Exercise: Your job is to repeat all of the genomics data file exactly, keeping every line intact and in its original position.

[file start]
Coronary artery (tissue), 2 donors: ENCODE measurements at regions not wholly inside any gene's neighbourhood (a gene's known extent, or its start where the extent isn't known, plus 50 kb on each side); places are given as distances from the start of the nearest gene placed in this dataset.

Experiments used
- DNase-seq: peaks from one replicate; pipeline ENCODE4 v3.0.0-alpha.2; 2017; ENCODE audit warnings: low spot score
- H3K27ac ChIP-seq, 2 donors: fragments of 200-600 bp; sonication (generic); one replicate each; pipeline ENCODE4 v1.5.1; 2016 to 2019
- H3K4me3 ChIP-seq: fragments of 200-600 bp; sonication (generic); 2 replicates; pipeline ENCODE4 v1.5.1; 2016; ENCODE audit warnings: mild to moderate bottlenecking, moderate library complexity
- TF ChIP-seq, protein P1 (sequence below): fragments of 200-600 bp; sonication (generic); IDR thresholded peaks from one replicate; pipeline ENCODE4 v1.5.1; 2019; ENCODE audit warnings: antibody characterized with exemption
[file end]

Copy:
Coronary artery (tissue), 2 donors: ENCODE measurements at regions not wholly inside any gene's neighbourhood (a gene's known extent, or its start where the extent isn't known, plus 50 kb on each side); places are given as distances from the start of the nearest gene placed in this dataset.

Experiments used
- DNase-seq: peaks from one replicate; pipeline ENCODE4 v3.0.0-alpha.2; 2017; ENCODE audit warnings: low spot score
- H3K27ac ChIP-seq, 2 donors: fragments of 200-600 bp; sonication (generic); one replicate each; pipeline ENCODE4 v1.5.1; 2016 to 2019
- H3K4me3 ChIP-seq: fragments of 200-600 bp; sonication (generic); 2 replicates; pipeline ENCODE4 v1.5.1; 2016; ENCODE audit warnings: mild to moderate bottlenecking, moderate library complexity
- TF ChIP-seq, protein P1 (sequence below): fragments of 200-600 bp; sonication (generic); IDR thresholded peaks from one replicate; pipeline ENCODE4 v1.5.1; 2019; ENCODE audit warnings: antibody characterized with exemption